After the components were homogeneously mixed, the mixture was formed into a microstructure, cured, and then abrasion tested similar to the brominated resin brightness enhancement film. The "PERMAPOL" Brand films all exhibited haze increases of less than or equal to 60 percent. These values are within the maximum acceptable haze increase of 60 percent. However, the film designated as P3-880 is probably not acceptable for use as a brightness enhancement film because the initial haze of 77 percent is too great for the film to display desired optical properties. Except for the P3-880 film, the "PERMAPOL" Brand films are suitable for use as brightness enhancement films and exhibit excellent scratch resistance characteristics.
Brightness enhancement films were prepared from a group of liquid polysulfide oligomers and acrylated liquid polysulfide oligomers. These samples are reported in Table 1 under the designations LP-3, LP-33, and ZL-1866. The LP-3, LP-33, and ZL-1866 materials were obtained from Morton International of Chicago, Ill. These samples were prepared following the same procedure that was used to prepare the "PERMAPOL" films.
The microstructure bearing films were prepared, cured, and then abrasion tested using the same procedure that was used for the brominated resin. The LP-3 film displayed a haze increase of 64 percent, which is greater than the threshold for a satisfactory abrasion resistance rating. The LP-33 and ZL-1866 films, on the other hand, exhibited haze increases of 59 and 58 percent, respectively. These haze increase values indicate that these films displayed excellent abrasion resistance characteristics. These materials also indicate that a wide range of abrasion resistance values are exhibited by materials within a particular family of materials.
A brightness enhancement film that is identified as 6010/IOA in Table 1 was then prepared. The film was prepared from PHOTOMER Brand 6010 and iso-octyl acrylate. The PHOTOMER Brand 6010 was about approximately 80 percent by weight of the composition and the iso-octyl acrylate was about approximately 20 percent by weight with approximately 1 percent DAROCUR Brand 1173 of the composition.
The components were homogeneously mixed in the compound, formed into a microstructure, cured, and then abrasion tested similar to the brominated resin brightness enhancement film. The 6010/IOA film exhibited a haze increase of 26 percent. This haze increase was considerably less than the maximum acceptable haze increase of 60 percent. Thus, the 6010/IOA film exhibited excellent scratch resistance characteristics.
A brightness enhancement film that is identified as Resin A in Table 1 was then prepared. The film was prepared from an oligomer that is disclosed in Example 1 of U.S. Pat. No. 5,175,030, iso-octyl acrylate, N-vinyl caprolactam, hexandiol diacrylate, and a photoinitiator. The oligomer disclosed in Example 1 of U.S. Pat. No. 5,175,030 was about approximately 54 percent by weight of the composition. The iso-octyl acrylate was about approximately 15 percent by weight of the composition. The N-vinyl caprolactam was about approximately 15 percent by weight of the composition. The hexandiol diacrylate was about approximately 15 percent by weight of the composition. The photoinitiator was IRGACURE Brand 184, which can be obtained from Ciba-Geigy Corporation of Hawthorne, N.Y. The IRGACURE was about approximately 1 percent by weight of the composition.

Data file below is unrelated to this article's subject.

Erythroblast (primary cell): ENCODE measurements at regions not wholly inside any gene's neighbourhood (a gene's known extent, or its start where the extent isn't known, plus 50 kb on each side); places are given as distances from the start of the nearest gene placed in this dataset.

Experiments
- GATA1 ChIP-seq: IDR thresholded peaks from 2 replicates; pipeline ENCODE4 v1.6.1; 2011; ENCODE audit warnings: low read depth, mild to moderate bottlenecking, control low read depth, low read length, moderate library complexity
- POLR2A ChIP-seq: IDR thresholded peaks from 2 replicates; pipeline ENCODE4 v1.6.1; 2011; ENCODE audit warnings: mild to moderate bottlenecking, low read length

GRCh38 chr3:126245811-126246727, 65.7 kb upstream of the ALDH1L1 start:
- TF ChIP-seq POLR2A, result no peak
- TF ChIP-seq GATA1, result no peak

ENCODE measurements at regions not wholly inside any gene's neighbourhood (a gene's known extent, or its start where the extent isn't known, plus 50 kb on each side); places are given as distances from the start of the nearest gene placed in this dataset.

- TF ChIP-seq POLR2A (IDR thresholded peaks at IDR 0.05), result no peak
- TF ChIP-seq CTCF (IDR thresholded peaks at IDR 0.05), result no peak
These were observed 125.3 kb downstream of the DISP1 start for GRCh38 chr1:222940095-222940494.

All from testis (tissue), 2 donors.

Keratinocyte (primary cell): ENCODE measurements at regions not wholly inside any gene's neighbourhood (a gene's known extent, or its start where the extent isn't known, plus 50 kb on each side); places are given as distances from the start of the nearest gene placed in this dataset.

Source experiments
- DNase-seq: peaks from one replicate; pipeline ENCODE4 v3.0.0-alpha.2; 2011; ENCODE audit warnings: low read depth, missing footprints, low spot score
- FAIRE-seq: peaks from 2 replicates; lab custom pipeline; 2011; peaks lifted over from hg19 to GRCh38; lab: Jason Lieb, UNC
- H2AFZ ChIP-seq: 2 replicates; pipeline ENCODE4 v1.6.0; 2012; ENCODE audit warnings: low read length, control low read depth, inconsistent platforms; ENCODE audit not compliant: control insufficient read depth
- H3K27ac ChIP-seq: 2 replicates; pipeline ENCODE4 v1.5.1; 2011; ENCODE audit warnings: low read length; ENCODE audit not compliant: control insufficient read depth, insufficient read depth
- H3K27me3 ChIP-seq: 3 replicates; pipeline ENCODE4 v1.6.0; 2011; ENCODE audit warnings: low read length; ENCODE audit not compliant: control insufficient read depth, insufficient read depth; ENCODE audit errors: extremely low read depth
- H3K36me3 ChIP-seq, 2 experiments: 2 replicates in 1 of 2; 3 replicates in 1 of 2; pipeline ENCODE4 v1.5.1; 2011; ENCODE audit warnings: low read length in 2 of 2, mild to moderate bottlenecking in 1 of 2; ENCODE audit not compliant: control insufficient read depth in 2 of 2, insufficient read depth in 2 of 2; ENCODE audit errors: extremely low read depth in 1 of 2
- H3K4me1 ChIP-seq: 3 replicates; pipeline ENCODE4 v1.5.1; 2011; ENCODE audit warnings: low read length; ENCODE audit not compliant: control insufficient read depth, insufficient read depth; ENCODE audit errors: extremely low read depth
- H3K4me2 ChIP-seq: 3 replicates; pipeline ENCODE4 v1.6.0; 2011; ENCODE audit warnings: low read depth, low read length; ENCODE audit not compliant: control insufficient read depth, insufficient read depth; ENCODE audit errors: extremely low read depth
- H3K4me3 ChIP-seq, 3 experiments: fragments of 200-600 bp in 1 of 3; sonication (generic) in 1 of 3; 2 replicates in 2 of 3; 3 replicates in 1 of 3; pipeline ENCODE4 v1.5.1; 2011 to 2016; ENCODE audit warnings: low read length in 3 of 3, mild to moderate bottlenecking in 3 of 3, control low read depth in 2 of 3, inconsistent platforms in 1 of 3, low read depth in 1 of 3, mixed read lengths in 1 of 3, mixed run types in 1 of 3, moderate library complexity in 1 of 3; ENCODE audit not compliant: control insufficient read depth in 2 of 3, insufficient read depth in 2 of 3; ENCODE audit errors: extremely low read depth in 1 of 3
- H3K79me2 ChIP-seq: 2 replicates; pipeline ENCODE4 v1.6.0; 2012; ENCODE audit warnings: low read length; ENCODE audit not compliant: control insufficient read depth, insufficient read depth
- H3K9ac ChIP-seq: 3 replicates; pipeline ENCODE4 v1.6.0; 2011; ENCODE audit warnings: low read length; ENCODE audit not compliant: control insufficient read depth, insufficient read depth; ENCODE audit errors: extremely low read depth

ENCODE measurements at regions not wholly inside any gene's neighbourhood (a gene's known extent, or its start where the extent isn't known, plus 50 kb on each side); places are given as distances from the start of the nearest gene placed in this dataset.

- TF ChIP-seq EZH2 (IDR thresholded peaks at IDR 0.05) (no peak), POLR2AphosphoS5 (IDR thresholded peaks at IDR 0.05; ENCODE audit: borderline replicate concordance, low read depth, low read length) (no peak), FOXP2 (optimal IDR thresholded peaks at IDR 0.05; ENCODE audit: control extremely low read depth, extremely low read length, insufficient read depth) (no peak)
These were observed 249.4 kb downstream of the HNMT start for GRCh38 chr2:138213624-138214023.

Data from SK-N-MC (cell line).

The components were mixed homogeneously, formed into a microstructure, cured, and then abrasion tested similar to the brominated resin brightness enhancement film. The Resin A film exhibited a haze increase of 34 percent. This haze increase was considerably less than the maximum acceptable haze increase of 60 percent. Thus, the Resin A film exhibited advantageous scratch resistance characteristics.
The flat films listed in Table 1 were all coated on a polyethylene terephthalate substrate. Minimal acceptable haze increase for flat films is less than or equal to 30 percent. The flat films identified as brominated resin, P3-905 and 6010/IOA have the same resin compositions as their similarly identified microstructure film counterparts in Table 1. The flat film identified as Resin B includes a resin composition of 48 percent RDX 51027 (from UCB-Radcure), 32 percent Photomer 4035 (from Henkel Corporation), 20 percent EB-220 (from UCB-Radcure), with 1 percent D-1173 (from Ciba-Geigy) coated on the polyethylene terephthalate substrate. All of the flat film resin compositions were prepared, cured, and then abrasion tested using the same procedure that was used for the films having a microstructured surface.
Although the present invention has been described with reference to preferred embodiments, workers skilled in the art will recognize that changes may be made in form and detail without departing from the spirit and scope of the invention.
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|U.S. Classification||427/510, 427/275, 427/517, 427/282, 427/272|
|International Classification||G02F1/13357, B29L11/00, G02B5/04, G02F1/1335, B32B27/00, B29K105/24, B29L9/00, G02B1/10, B29C35/02, G02B5/02, B29D11/00|
|Cooperative Classification||Y10T428/3179, Y10T428/31725, Y10T428/31591, Y10T428/31601, Y10T428/31551, Y10T428/31736, Y10T428/31786, Y10T428/31573, Y10T428/31533, Y10T428/31779, B29K2995/0087, G02B5/045, Y10T428/1036, G02B5/0278, G02B5/0231, Y10T428/2457, Y10T428/24355, G02B5/0268, Y10T428/24612, G02B1/105, G02B5/0215, Y10T428/31, B29D11/00|
|European Classification||G02B5/02D2R, G02B5/02U2, G02B1/10B, G02B5/02D2G, G02B5/02F, B29D11/00, G02B5/04A|